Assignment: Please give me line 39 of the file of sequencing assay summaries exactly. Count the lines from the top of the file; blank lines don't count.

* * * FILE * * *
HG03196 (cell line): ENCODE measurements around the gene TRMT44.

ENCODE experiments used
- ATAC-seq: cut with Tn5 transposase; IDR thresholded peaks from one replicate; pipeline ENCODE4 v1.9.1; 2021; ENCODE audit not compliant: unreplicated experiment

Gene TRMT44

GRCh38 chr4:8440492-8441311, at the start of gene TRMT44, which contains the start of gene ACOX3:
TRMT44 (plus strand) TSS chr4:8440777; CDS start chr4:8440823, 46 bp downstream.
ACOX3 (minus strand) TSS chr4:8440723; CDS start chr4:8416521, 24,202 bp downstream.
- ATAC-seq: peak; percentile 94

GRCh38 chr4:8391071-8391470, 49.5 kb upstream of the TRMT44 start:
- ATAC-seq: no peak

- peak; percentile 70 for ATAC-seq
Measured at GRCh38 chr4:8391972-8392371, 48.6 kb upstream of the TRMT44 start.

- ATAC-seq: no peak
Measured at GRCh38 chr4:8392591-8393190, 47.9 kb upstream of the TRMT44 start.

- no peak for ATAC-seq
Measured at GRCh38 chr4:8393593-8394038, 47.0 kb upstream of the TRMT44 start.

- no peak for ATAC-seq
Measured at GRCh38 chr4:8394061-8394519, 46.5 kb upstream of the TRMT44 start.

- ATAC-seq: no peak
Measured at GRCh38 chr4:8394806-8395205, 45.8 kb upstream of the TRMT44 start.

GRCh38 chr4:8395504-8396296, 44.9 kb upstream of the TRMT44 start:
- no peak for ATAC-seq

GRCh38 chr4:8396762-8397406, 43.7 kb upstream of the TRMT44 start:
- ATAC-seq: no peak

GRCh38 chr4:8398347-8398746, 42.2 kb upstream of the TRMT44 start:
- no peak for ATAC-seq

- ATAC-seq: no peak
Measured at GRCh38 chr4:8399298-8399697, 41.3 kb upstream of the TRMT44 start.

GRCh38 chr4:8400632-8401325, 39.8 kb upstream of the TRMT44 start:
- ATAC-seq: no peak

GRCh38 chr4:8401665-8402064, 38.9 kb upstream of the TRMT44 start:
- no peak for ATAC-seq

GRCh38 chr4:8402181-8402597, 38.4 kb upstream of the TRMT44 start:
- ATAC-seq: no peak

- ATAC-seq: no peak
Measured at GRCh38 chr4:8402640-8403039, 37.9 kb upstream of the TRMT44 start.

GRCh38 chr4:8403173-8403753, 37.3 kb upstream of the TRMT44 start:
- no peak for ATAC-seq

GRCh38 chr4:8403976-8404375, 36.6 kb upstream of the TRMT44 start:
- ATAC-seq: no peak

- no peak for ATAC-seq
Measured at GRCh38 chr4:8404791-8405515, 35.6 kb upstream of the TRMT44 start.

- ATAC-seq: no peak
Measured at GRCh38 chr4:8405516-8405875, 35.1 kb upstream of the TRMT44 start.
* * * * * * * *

GRCh38 chr4:8403976-8404375, 36.6 kb upstream of the TRMT44 start: